Tuesday, September 28, 2021


Does North Carolina Gov. Roy Cooper's criminal-justice reform go far enough? Plus, Congress is running out of time to prevent a shutdown and default, and Oregon tackles climate change.


The nation's murder rate is up, the Senate votes on raising the debt limit, the DEA warns about fake prescription painkillers, a new version of DACA could be on the way, and John Hinckley, Jr. could go free next year.


A new Oklahoma museum honors tribal nations, while Iowa's history is back on the blacktop; mixed news on COVID-19 comes with a warning about unconventional drugs; and electric cars and buses are coming to rural America.

Montanans Visit Tester's Offices to Urge Support for Climate Policies


Thursday, September 9, 2021   

HELENA, Mont. -- Montanans are delivering a message to the offices of Sen. Jon Tester, D-Mont., across the state today: Support bold investments in the country's future.

Congress is considering a $3.5 trillion budget, which includes major investments to address climate change. Tester was instrumental in crafting the bipartisan infrastructure bill last month, which carried a $1 trillion price tag.

Caitlin Piserchia, climate and political organizer for the Sierra Club Montana chapter, said lawmakers now have a chance to pass an ambitious budget reconciliation bill.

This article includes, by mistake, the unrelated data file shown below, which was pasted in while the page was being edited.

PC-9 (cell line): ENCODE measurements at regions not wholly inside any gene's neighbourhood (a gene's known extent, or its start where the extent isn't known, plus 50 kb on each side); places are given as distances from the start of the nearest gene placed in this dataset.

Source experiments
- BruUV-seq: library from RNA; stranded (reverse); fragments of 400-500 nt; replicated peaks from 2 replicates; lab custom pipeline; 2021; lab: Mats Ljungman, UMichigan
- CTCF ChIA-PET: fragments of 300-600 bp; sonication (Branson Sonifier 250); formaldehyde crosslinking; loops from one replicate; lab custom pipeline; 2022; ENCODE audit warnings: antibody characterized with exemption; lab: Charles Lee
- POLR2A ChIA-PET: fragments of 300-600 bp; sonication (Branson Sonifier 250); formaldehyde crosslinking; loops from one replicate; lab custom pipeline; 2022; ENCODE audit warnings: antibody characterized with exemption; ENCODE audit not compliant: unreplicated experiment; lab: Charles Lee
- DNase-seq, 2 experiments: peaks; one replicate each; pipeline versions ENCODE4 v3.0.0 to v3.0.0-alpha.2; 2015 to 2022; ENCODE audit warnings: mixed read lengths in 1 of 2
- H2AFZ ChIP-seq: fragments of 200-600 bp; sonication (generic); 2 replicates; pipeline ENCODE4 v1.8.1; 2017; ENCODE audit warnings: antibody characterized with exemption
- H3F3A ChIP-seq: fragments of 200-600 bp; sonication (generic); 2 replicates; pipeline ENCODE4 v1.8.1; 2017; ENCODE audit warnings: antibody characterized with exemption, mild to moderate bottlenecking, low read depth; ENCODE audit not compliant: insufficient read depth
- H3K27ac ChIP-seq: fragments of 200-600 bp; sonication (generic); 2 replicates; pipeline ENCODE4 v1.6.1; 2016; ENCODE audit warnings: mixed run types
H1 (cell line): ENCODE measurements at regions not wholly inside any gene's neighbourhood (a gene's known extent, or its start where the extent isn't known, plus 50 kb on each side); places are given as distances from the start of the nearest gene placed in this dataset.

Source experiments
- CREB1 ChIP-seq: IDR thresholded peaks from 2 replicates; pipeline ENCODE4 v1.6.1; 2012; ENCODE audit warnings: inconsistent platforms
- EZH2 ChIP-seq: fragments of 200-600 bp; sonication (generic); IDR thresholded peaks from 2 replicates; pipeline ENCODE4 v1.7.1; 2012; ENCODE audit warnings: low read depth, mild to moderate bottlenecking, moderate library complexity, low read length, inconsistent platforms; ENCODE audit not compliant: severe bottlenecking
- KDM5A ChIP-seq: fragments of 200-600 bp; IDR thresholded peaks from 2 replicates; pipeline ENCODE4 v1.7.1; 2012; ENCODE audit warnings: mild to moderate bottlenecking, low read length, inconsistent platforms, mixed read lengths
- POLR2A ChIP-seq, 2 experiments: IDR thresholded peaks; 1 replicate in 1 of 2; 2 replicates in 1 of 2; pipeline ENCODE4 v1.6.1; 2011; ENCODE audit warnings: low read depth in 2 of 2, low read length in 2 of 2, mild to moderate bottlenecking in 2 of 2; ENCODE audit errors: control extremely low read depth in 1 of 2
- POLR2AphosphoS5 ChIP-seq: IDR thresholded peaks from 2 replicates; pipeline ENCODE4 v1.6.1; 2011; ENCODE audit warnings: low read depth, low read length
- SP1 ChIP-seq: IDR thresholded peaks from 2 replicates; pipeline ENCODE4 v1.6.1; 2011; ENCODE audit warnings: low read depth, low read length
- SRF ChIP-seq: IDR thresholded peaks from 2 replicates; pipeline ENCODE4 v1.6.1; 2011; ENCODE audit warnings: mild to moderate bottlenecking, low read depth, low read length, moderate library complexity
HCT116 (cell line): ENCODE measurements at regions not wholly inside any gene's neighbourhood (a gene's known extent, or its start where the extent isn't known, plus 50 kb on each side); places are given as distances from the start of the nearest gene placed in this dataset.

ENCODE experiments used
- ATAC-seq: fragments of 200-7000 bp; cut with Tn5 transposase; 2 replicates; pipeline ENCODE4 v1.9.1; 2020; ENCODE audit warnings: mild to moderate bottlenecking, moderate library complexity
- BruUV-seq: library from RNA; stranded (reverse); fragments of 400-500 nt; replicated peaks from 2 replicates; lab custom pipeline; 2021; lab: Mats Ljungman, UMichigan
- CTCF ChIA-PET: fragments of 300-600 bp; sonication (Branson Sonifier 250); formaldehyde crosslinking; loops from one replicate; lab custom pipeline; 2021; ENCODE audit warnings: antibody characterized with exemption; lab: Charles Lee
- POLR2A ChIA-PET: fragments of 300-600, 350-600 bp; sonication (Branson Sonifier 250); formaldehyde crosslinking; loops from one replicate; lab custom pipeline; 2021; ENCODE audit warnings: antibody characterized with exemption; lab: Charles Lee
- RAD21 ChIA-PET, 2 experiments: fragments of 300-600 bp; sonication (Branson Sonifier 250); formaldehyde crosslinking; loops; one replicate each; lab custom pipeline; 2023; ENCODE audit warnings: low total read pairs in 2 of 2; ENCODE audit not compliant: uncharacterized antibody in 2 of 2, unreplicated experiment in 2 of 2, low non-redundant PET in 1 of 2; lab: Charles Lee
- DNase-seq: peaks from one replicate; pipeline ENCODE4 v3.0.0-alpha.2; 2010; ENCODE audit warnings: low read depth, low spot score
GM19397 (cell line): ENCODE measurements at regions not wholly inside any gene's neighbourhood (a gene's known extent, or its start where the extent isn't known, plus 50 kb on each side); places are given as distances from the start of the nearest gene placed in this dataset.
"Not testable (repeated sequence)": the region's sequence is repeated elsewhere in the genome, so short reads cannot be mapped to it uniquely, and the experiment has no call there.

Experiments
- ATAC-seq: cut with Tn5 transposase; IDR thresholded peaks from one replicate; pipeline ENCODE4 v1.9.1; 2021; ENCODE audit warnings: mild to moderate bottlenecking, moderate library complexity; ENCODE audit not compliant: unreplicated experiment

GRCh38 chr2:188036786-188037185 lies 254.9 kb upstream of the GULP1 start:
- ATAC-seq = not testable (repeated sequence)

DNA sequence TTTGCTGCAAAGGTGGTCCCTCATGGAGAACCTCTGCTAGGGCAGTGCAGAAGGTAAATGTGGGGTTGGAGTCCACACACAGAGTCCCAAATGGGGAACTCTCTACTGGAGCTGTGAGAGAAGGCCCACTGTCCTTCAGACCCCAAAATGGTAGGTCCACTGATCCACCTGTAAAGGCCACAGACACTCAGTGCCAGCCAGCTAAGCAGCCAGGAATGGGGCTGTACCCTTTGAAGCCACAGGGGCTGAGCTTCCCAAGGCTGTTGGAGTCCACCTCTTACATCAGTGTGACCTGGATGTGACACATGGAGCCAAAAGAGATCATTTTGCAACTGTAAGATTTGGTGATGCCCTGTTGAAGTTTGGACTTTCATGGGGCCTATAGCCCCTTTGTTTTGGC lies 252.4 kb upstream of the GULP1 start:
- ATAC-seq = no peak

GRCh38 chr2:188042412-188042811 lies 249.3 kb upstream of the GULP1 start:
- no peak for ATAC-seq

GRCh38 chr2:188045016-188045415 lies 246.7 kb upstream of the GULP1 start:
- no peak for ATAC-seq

"With the budget reconciliation bill, we have an opportunity to pass something three times the size with priorities that could be truly transformational for Montana and for the rest of the country," Piserchia asserted.

Montanans are delivering care packages to six Tester offices from Kalispell to Billings today. They are calling on the senator to support six priorities in the reconciliation bill, including moving the country toward 100% clean energy, repealing federal fossil-fuel subsidies and retrofitting and electrifying all schools and hospitals.

Congress is still working out the details of the reconciliation bill, the fate of which has been tied to the infrastructure bill.

Piserchia wants to see the measures pass in September while there is still the political will to move forward on them. She added it is also crucial to act on climate change now as it impacts on the country grow and in light of the United Nations' Intergovernmental Panel on Climate Change report, which urged the world to act quickly to prevent more warming.

"Also, it's coming at a time when there are significant wildfires in Montana," Piserchia pointed out. "There's been a drought emergency, and that IPCC report just came out, concluding that we're coming closer to the end of our window to change the outcomes that we could be facing."

Piserchia noted they are also calling on Sen. Steve Daines, R-Mont., to support the budget reconciliation, but admitted it is a long shot. Daines voted against the infrastructure bill in August. Because of how it is crafted, the reconciliation bill just needs a simple majority in the Senate to pass.

Disclosure: Sierra Club, Montana contributes to our fund for reporting. If you would like to help support news in the public interest, click here.

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